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Breast Cancer Screening

  • ID: 3627079
  • Book
  • April 2016
  • Region: Global
  • 456 Pages
  • Elsevier Science and Technology
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Breast Cancer Screening: Making Sense of Complex and Evolving Evidence covers broad aspects of breast cancer screening specifically focusing on current evidence, emerging evidence, and issues that will be critical for future breast screening practice such as tailored screening and shared decision-making in breast screening. The scope of the book is relevant to a global audience.

This book provides balanced perspectives on this increasingly controversial topic, using scientific evidence to explain the evolution of knowledge relating to breast cancer screening. Breast Cancer Screening covers the key points related to this debate including the context of increasingly complex and conflicting evidence, divergent opinions on the benefits and harms of breast screening, and variability in screening practice and outcomes across settings around the world.

- Explains complex and evolving evidence on breast screening with a balanced approach- Provides balanced information and up-to-date evidence in an increasingly complex area- Addresses emerging topical issues such as screening trials of digital breast tomosynthesis, tailored breast screening, and shared decision-making in breast screening- Assists academics and researchers in identifying areas needing further research

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1. Foreword: Breast Cancer Screening: A focus on the evidence 2. Breast Cancer Screening: balancing evidence with culture, politics, money, and media 3. Estimates of Screening Benefit: The Randomized Trials of Breast Cancer Screening 4. Weighing the benefits and harms: Screening mammography in the balance 5. The Importance of Observational Evidence to Estimate and Monitor Mortality Reduction from Current Breast Cancer Screening 6. The role of microsimulation modeling in evaluating the outcomes and effect of screening 7. Challenges in understanding and quantifying over-diagnosis and over-treatment 8. Challenges and opportunities in the implementation of risk-based screening for breast cancer 9. Breast Cancer Screening in the Older Woman 10. Screening Women in their Forties 11. Screening for Breast Cancer in Women with Dense Breasts 12. Screening women with known or suspected cancer gene mutations 13. Imaging Surveillance of Women with a Personal History of Breast Cancer 14. Evolution of mammography screening: from film screen to digital breast tomosynthesis 15. Ethical and Societal Considerations in Breast Cancer Screening 16. Treatment of screen-detected breast cancer: can we avoid or minimize over-treatment? 17. Informed and shared decision-making in breast screening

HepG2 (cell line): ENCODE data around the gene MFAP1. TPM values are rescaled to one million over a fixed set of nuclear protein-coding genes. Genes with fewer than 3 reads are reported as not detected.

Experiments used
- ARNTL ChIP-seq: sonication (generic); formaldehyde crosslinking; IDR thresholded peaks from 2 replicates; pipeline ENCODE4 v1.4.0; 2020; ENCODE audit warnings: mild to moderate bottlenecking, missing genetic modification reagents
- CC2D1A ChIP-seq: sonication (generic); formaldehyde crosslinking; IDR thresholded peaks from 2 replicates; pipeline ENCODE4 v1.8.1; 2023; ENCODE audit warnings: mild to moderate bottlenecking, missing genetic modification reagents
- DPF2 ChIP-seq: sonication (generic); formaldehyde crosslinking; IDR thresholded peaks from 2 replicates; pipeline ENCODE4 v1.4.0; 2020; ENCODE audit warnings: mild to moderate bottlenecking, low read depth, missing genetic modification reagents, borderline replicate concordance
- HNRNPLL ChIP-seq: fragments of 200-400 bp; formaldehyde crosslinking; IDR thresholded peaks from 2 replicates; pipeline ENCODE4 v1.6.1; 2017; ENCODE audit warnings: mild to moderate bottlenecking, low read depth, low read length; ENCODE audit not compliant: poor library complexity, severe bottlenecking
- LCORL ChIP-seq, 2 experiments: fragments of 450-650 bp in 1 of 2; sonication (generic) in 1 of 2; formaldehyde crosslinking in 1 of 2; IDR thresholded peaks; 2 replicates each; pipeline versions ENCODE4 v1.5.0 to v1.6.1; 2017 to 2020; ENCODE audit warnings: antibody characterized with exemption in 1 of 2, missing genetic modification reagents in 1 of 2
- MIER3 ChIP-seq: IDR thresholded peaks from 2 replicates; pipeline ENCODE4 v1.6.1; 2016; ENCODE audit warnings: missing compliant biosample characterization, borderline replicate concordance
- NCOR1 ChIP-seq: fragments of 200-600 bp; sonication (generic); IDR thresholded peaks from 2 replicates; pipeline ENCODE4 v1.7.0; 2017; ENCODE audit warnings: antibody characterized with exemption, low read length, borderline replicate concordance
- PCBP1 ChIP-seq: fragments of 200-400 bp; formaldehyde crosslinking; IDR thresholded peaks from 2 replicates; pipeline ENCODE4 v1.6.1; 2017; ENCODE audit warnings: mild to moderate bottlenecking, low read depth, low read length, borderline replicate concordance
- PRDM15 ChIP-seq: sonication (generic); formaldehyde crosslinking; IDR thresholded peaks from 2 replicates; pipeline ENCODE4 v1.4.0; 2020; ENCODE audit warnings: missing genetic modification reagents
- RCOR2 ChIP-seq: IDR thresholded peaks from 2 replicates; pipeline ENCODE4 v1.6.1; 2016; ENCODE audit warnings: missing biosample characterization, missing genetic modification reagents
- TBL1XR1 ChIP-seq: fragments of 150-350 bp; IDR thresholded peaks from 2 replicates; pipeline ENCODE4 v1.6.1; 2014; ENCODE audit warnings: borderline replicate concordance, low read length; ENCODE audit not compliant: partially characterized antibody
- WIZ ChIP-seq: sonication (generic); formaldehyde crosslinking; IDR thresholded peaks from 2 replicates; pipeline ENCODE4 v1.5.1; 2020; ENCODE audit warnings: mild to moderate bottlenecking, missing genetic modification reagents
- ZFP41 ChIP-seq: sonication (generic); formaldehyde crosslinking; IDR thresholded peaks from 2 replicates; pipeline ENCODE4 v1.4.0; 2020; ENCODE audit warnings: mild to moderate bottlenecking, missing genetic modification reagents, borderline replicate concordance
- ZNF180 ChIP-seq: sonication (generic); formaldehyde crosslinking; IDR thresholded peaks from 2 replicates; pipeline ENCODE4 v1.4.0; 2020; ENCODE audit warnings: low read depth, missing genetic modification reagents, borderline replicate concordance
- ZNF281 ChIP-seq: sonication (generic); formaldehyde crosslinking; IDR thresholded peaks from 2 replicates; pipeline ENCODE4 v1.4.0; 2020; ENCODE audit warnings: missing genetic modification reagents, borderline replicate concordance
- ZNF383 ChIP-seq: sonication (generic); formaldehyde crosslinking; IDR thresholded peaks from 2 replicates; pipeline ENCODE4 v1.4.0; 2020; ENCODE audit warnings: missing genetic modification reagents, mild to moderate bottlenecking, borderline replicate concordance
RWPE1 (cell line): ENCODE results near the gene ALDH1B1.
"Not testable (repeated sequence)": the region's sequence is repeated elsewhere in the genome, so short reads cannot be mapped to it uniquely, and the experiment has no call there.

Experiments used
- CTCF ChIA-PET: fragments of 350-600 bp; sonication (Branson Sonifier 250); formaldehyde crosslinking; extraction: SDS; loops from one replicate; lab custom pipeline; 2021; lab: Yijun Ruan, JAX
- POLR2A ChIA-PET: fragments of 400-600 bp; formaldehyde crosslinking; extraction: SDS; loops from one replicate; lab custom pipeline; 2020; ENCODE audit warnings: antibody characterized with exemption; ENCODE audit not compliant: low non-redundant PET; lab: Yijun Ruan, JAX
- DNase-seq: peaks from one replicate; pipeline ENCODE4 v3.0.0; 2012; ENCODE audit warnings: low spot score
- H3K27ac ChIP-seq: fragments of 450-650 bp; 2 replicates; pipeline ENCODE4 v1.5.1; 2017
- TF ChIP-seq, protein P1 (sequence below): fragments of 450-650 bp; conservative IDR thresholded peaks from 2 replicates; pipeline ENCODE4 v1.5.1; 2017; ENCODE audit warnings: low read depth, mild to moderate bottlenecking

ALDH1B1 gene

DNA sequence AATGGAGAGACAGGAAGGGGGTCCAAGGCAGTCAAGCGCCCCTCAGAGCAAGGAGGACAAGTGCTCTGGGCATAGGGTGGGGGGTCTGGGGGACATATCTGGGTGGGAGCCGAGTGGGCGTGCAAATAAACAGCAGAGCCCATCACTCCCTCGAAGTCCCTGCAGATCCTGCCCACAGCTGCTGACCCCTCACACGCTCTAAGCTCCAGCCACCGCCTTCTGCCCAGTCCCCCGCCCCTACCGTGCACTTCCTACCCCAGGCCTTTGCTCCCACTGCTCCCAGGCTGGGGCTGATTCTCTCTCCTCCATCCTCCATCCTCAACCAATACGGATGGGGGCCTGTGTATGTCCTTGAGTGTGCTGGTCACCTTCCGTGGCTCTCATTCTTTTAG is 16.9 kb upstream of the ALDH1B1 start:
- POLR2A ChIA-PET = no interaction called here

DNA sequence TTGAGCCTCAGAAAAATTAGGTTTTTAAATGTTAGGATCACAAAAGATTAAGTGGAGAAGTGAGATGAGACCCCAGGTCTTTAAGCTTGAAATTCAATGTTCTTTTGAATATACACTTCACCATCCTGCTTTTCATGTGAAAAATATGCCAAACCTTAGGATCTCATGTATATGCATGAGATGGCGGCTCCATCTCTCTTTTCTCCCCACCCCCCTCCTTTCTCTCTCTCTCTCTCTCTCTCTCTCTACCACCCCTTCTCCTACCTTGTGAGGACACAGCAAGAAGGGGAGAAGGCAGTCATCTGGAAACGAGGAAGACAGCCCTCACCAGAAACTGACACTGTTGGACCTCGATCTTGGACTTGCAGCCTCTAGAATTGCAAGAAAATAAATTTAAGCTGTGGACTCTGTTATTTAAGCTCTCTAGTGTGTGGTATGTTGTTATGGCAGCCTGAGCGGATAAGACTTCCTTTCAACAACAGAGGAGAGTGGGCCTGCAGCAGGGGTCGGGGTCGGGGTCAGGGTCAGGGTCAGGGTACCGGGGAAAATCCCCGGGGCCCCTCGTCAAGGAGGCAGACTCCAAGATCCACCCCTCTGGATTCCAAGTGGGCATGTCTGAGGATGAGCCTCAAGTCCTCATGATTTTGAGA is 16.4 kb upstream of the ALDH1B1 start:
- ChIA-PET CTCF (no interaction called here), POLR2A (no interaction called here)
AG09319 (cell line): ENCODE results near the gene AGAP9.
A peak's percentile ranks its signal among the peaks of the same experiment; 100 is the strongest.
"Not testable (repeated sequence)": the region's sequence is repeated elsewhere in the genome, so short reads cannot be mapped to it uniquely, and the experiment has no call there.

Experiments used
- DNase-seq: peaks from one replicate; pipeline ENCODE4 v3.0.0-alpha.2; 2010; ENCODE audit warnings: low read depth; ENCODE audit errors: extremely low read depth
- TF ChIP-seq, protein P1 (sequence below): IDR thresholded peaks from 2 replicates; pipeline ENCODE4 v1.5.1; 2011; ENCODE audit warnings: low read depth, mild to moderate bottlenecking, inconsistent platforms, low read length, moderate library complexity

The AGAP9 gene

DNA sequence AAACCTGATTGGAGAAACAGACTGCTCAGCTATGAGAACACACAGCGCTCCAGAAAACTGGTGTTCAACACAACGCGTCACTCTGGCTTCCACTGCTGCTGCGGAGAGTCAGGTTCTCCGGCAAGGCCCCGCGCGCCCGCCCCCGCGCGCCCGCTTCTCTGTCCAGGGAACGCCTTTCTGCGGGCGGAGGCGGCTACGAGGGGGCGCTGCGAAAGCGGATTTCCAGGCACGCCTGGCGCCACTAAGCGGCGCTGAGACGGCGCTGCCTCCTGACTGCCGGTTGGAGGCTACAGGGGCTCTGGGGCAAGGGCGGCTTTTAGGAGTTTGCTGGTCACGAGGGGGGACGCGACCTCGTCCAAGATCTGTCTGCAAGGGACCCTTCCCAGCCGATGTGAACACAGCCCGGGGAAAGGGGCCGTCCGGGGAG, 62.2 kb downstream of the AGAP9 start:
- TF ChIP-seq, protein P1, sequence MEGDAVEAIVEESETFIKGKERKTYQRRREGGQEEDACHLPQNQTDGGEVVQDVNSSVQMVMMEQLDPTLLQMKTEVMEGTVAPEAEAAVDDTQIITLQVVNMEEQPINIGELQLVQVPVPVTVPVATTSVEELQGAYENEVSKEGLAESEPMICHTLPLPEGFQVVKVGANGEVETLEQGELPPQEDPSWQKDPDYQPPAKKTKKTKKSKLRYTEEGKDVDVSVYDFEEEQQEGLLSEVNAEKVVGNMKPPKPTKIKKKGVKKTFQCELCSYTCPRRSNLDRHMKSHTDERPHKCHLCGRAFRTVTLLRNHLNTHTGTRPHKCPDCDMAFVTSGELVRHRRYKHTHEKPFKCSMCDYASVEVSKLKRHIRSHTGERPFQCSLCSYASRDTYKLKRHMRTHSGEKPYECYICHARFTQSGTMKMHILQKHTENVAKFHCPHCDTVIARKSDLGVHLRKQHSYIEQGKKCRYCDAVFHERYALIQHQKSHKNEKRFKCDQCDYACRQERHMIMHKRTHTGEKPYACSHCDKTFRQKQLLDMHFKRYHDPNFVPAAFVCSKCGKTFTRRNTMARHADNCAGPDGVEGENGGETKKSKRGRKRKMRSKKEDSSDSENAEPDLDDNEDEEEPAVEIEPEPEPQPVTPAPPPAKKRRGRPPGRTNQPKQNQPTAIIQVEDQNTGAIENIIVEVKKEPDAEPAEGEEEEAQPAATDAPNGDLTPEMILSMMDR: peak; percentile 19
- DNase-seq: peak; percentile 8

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Houssami, Nehmat
Dr. Nehmat Houssami is a medical graduate with specialization in Public Health Medicine, and holds an MPH and a PhD (Clinical Epidemiology). She is also a breast physician and clinical researcher who has focused her career on breast cancer, specifically in the screening and diagnosis setting, for the past 22 years. Her expertise includes population screening, breast diagnostic and prognostic testing, cancer staging, and the effect of tests on patients' treatment and clinical outcomes. Dr. Houssami has expertise in systematic evidence reviews and evidence synthesis, and in evaluating new breast screening technologies in the clinical field. Her scholarly work integrates clinical with public health medicine and aims to support evidence-based practice in breast screening and healthcare. She currently leads the breast cancer research portfolio in the Screening & Test Evaluation Program (Sydney Medical School) and the majority of her research is based on leading international collaborations including prospective studies and IPD meta-analyses. Her research portfolio has achieved international recognition. Dr. Houssami is a clinical consultant at the Royal Hospital for Women, Sydney; she is also Co-Editor of The Breast (an Elsevier journal).
Miglioretti, Diana
Diana L. Miglioretti, PhD, is the Dean's Professor of Biostatistics at University of California Davis and a Senior Investigator at Group Health Research Institute. She received her Ph.D. from the Department of Biostatistics at Johns Hopkins University in 2000. Dr. Miglioretti's primary research is in the evaluation of breast cancer screening and breast cancer risk prediction modeling. Dr. Miglioretti has been the principal investigator of the Statistical Coordinating Center for the National Cancer Institute (NCI) funded Breast Cancer Surveillance Consortium (BCSC) since 2005. The BCSC is a collaboration of eight breast imaging registries in the United States. She is currently the contact principal investigator and Biostatistics and Data Management Core Director of the BCSC's multi-site Program Project titled "Risk-Based Breast Cancer Screening in Community Settings". She is faculty member for the Radiologic Society of North America's clinical trials methodology workshop.
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